The Appleton Spotlights have been used on countless 40’s and 50’s Custom Cars. They are not being produced anymore, so if you find a set they most likely need to be restored. Manual Reyes shows you how to!
By Manuel Reyes
The last time I disassembled an Appleton Spotlight, I decided to document every step of what is needed to do this. I took as much photos of the process as I thought would be helpful. These photos should visually explain how these Spotlights go apart and after cleaning/plating, go back together. I spent hours studying these Spotlights to understand how they where put together, before taking them totally apart. Bottom line, they were engineered very well, strong, and basically simple in their electrical connections,which is basically one continous contact, from switch through to the bulb. You have to be careful not to disturb how the electrical works, so you can re-assemble them properly. There were 2 connections for the wires on each end of the spots that could have been just cut off, but then I would have had to lengthen the wires. I decided to melt off the existing solder with a soldering gun and when it came time, I just re-soldered them back.
Most of the parts are connected with screws, but to remove the mounting plates from the buckets you have to drill out the rivets holding them together. When reassembling them I used stainless steel hex machine screws which I polished to a high polish. Looks like chrome when done. You really don’t notice that they’re not rivets. I looked at restored Appleton’s on high quality customs and that’s what they used. Great care should be taken thru-out the process of taking apart the spotlights and I advise to take plenty of pictures, so you’ll know how to put them back together later.
What stage of taking apart your spots are you at? I have about 40 pictures of my spots as I was tearing them down. All are close-up and many have notes regarding how to attach certain parts. I took all these pictures because I was sure I’d forget how they all went back together after chroming. As it was, it took my buddy to help me re-solder the wires back into their original location. I held all together while he soldered. Also, my buckets needed some dings removed plus block sanding the copper on the buckets several times until they looked good.
Anyhow, let me know where you’re at on the project so I can attach some helpful photos, or I can e-mail all the photos in batches.
I’m helping because I spent too much time restoring my spots and it just pays to help others from what I learned.
The Appleton Spotlight
Lets first take a look at the assembled Spotlight before we take it apart. As you can see below, we took plenty of pictures from all angles which we can refer to when its time to get the cleaned up, repaired or chrome plated parts assembled again.
Taking apart the handle
The plastic handle screws of with two screws. One at the end of the handle, and one on top of the metal part. (The screws are not visible in this picture), but the diagram above shows you which two screws need to be remove so that the handle can be taken off.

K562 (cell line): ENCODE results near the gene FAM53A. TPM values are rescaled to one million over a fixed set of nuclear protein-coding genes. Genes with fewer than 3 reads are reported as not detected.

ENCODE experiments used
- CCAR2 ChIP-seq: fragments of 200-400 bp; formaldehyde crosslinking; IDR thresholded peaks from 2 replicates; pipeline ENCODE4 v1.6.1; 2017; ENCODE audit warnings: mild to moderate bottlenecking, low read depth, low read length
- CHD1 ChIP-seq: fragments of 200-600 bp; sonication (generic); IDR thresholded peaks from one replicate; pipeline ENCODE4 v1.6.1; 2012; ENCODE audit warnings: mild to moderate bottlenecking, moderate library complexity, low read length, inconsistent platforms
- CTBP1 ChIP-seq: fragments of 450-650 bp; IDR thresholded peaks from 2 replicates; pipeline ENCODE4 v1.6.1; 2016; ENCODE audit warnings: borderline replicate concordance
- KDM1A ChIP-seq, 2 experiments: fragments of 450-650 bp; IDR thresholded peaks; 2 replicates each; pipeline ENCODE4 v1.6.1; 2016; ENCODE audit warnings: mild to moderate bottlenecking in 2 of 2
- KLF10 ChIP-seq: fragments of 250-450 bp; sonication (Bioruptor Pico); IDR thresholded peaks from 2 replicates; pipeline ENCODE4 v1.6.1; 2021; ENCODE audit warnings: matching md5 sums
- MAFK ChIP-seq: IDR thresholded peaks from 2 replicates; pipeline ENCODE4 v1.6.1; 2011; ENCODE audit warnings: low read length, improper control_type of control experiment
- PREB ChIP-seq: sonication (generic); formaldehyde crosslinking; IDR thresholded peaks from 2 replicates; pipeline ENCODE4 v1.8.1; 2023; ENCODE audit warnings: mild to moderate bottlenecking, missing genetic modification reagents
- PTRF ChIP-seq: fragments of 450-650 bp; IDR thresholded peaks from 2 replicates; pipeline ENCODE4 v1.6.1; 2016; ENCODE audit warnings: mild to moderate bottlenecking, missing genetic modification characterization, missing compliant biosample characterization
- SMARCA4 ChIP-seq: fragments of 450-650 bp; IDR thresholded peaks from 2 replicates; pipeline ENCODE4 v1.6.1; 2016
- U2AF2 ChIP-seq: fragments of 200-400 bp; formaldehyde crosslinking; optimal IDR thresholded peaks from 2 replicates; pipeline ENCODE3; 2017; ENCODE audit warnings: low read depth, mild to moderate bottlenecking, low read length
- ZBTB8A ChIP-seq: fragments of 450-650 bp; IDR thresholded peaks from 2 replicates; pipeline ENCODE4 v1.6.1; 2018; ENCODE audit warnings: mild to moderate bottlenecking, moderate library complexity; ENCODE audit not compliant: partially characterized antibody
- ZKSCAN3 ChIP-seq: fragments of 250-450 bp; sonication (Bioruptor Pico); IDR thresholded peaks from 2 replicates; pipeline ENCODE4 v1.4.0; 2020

A small screw removes the plastic light switch from the metal handle. The small screw removed the top portion of the switch. A second screw holds the actual metal switch, once this is removed the whole unit comes off.
Removing the shaft
Removing the bucket handle
Removing the bucket
The metal ring around the bucket, holding the glass in place, is attached with a small screw. The ring is not shown in these photos, but can be seen in the complete dissembled spotlight photo at the end of the article. The light bulb and reflector can now be popped out.
The bucket bracket is the only part that is pop riveted to the bucket. These pop rivets need to be drilled out carefully to be able to remove the bracket. The light bulb socket is removed from the reflector unit. This photo shows the section of the bracket that is held against the bucket.
Here is a photo of a set of mine when I got them back from the chrome platers. Plenty of tiny parts that can get lost during the process. I gave the plater a picture of mine all torn apart, with each part clearly showing. This way we could verify I got all the pieces back.
Addition from May 21, 2015.
David Wolk, another CCC-Member shared with us that when he restored a set of Appleton S-552’s for his 1950 Mercury, he found a way to replace the rivets on the base of the buckets.
This is what he mentioned:
I’ve recently been restoring a set of 552 appletons and I’ve struggled in my mind with replacing the rivets. I bought rivets but I was afraid of damaging or dinging the re-chromed housings. A couple weeks ago I found this website Restoration Stuff they sell smooth headed stainless steel screws that look like rivets. See page 40 of their catalog. They call them threaded rivets. I purchased #4-40 rivets (screws) with lock washers, flat washers and enough nuts to double nut the screws. I spent less than $10 and don’t have to worry about damaging anything.
Check out the CCC-Article one how to install Spotlights from even more information.
We have also created a CCC-Forum post about how to install the Appleton Spotlight.
This is THE PLACE to find more information, or ask any question about the installation, restoration or any other questions about the Spotlights.
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